Origins of adult pigmentation: diversity in pigment stem cell lineages and implications for pattern evolution

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Abstract

Summary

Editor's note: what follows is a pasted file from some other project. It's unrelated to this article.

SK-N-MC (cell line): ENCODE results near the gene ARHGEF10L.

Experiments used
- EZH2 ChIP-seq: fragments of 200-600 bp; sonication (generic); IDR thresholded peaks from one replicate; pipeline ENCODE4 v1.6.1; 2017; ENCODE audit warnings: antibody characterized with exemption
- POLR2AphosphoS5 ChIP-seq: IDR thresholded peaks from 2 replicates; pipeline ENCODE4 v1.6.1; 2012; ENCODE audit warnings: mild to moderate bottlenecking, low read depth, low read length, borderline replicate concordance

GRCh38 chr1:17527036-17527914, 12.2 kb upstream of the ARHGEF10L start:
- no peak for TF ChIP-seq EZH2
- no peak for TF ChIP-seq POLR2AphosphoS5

Teleosts comprise about half of all vertebrate species and exhibit an extraordinary diversity of adult pigment patterns that function in shoaling, camouflage, and mate choice and have played important roles in speciation. Here, we review studies that have identified several distinct neural crest lineages, with distinct genetic requirements, that give rise to adult pigment cells in fishes. These lineages include post-embryonic, peripheral nerve-associated stem cells that generate black melanophores and iridescent iridophores, cells derived directly from embryonic neural crest cells that generate yellow-orange xanthophores, and bipotent stem cells that generate both melanophores and xanthophores. This complexity in adult chromatophore lineages has implications for our understanding of adult traits, melanoma, and the evolutionary diversification of pigment cell lineages and patterns.

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